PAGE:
Now while it may not be questioned that many came to this country as needy adventurers, and for the simple purpose of making money, let the mode of making it be what it might, yet there can be no question but that a great proportion came here, though they may have wished to have bettered their condition, for the purpose of avoiding the tyranny practised in the old world. It was uncomfortable to them, and they wanted to live in a situation where they should not be under so much restraint; and, considering the smallness of the island of Great Britain, it may be presumed -that those who came from thence in a great maasure sympathized with one another in this thirsting after a greater civil liberty than they where enjoyed; and though they separated far and wide when they arrived on these shores, yet the same spirit animated them, and the same thoughts filled their breasts. In all their controversies with the mother country, this spirit was ever uppermost : it manifested itself at the time of William and Mary, of Chromwell; and finally it broke out, in its distinctive character, at the time of the revolution. At this time it had gained, if we may so speak, a form and substance. The repeated discussions on the subject throughout the colonies, for a series of years, had matured and brought out the idea in prominent relief. The idea this land should be the land of the free, that this great continent should and ought to be governed by impartial laws, and not by that system of favoritism, tyranny, and misrule, that was so general throughout the kingdoms of Europe, was fully developed. They meant to establish a government of peace and good-will to all men, and where every one might “sit under his own vine and fig-tree without any to molest or make afraid.” We find them in all of their proceedings, however much they may have been opposed by individuals, or however often they may have been prevented in so doing, laboring to carry out this idea to its fullest extent; and it is evident that one of the obstacles in the way of obtaining this universal liberty was the trade and traffic in slaves. They felt its injurious effects; and Mr. Jefferson made it one of the grounds of complaint in the draft of the Declaration of Independence—and it was approved by the committee who were appointed to make this draft— that Great Britain should have forced these people upon them in the manner she did, against the remonstrances and wishes of the colonies. But as certain individuals in this country had entered into the traffic, and many had what they considered their property in these people, interest was made to have that clause in the Declaration struck out, and it was done. But the great principles that animated them still remained embodied in the instrument; and, the moment it was adopted by this country, every slave was free; and such undoubtedly must have been the understanding of the men who promulgated it, unless they should be accused of the want of understanding the meaning of the words they had used. Could the men of that age use the language “that all men are created equal, that they are endowed by their Creator with certain inalienable rights, that among these are life, liberty, and the pursuit of happiness,” without being aware, if the negro was a man, he must be included ? We think not. No exception was made to him, and his situation was fully understood by the man who wrote these words, and by the people who adopted them as their own; and the only cause why the negro did not receive at that time universal freedom throughout the States was, as we believe, because they had no champion among their own number to assert and make known their rights, and bring their cause before the mind of the public. Certain it was, the men of that age expressed themselves openly and unequivocally, and we humbly think it was owing to their not being seconded by our colored friends, they did not succeed in their wishes.” But a supposed interest, joined with a real or pretended claim of others, of the consequence of freeing so many in their midst who had just come from a heathen land, ignorant, as they supposed, or pretended they were, of the ideas of civil liberty, and hearing nothing from this race to the contrary, they were prevailed upon to pass over the subject in silence, though they did not and would not give up the principle which, if carried out, would cause the freedom of every man in our land. As an evidence of this, we find that slavery, in those States where the whites greatly overbalanced the colored people, was immediately or prospectively abolished, and the most prominent men of those days took an active part in having it done.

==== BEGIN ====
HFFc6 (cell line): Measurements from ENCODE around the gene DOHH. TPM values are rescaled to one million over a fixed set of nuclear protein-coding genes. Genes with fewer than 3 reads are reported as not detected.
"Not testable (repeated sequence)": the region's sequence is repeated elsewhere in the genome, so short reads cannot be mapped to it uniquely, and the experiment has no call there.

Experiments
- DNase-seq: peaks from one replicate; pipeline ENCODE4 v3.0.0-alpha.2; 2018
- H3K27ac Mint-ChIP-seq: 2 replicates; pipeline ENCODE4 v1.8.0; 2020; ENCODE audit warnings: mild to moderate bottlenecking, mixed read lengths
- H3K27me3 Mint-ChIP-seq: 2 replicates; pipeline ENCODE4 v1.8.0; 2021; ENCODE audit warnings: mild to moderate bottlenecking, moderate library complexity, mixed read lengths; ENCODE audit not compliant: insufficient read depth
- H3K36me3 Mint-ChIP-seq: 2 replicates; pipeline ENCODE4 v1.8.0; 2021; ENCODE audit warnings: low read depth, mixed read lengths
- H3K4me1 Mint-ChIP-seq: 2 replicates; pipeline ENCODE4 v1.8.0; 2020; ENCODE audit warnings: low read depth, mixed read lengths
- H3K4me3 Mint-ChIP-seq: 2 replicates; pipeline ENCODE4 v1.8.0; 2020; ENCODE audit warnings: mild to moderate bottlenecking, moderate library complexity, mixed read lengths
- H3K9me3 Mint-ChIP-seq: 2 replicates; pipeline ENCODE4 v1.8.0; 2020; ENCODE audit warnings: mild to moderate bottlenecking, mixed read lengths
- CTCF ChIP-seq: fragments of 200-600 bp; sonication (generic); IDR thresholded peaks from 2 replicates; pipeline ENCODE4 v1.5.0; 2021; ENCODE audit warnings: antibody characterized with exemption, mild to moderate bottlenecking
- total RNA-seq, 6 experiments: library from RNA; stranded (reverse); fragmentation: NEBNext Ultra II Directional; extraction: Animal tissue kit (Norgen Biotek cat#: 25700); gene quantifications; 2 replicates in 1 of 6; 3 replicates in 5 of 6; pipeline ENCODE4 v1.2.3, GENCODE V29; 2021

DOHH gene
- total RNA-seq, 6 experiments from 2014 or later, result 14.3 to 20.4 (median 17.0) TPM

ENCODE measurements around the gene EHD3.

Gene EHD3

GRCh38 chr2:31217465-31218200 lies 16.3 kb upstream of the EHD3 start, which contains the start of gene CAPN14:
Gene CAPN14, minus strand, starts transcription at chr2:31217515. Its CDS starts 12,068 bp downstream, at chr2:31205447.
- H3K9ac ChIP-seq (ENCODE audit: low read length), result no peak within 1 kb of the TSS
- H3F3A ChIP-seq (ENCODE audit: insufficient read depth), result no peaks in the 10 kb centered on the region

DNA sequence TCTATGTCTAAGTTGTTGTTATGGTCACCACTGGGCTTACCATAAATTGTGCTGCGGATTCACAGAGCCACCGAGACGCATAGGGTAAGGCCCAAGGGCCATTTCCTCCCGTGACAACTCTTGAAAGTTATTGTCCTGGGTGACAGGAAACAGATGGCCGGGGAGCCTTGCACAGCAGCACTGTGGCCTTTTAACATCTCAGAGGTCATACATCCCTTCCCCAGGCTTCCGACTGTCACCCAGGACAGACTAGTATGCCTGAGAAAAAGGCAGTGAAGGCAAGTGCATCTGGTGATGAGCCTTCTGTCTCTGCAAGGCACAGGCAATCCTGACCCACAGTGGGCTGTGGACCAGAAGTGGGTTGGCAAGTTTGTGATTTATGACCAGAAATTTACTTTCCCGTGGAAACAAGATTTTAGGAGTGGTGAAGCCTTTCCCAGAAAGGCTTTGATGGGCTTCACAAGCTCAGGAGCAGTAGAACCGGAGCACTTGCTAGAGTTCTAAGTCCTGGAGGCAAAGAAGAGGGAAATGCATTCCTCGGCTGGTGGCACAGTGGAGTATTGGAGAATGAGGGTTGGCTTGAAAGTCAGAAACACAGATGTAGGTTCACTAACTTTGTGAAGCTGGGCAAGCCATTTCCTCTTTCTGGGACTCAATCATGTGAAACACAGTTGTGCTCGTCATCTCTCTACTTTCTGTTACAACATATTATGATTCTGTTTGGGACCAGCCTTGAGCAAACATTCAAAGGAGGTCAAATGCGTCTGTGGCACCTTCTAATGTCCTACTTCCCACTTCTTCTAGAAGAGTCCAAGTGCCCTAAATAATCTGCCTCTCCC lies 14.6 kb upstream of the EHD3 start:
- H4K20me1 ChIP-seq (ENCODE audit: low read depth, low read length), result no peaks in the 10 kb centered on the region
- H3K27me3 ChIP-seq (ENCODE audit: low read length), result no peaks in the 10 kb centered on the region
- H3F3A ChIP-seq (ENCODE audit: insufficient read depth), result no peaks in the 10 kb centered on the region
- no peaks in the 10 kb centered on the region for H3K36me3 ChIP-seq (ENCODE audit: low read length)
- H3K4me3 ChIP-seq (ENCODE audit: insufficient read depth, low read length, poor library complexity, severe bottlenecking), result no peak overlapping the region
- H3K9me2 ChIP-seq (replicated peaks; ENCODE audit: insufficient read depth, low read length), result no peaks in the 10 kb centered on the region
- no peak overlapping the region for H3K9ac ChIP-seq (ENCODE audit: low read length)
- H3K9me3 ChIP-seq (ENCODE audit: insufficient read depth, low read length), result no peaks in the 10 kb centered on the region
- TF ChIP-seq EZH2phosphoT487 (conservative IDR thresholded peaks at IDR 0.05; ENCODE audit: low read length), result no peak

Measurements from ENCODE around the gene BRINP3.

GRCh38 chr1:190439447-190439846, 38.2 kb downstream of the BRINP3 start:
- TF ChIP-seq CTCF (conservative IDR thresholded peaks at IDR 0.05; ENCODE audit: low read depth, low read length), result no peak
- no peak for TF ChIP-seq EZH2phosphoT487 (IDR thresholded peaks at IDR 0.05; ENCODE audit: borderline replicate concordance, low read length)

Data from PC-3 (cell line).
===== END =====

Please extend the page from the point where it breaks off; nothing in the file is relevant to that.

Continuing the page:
General Warren, in his address on the 6th of March, 1775, only one hundred and nine days before his death on Bunker Hill, delivered in the Old South Church, on the anniversary of the celebrated Boston Massacre, gave utterance to the following sentiments: “That personal freedom is the natural right of every man, and that property, or an exclusive right to dispose of what he has honestly acquired by his own labor, necessarily arises therefrom, are truths that common sense has placed beyond the reach of contradiction. And no man, or body of men, can, without being guilty of flagrant injustice, claim a right to dispose of the persons or acquisitions of any other man, or body of men, unless it can be proved that such a right has arisen from some compact between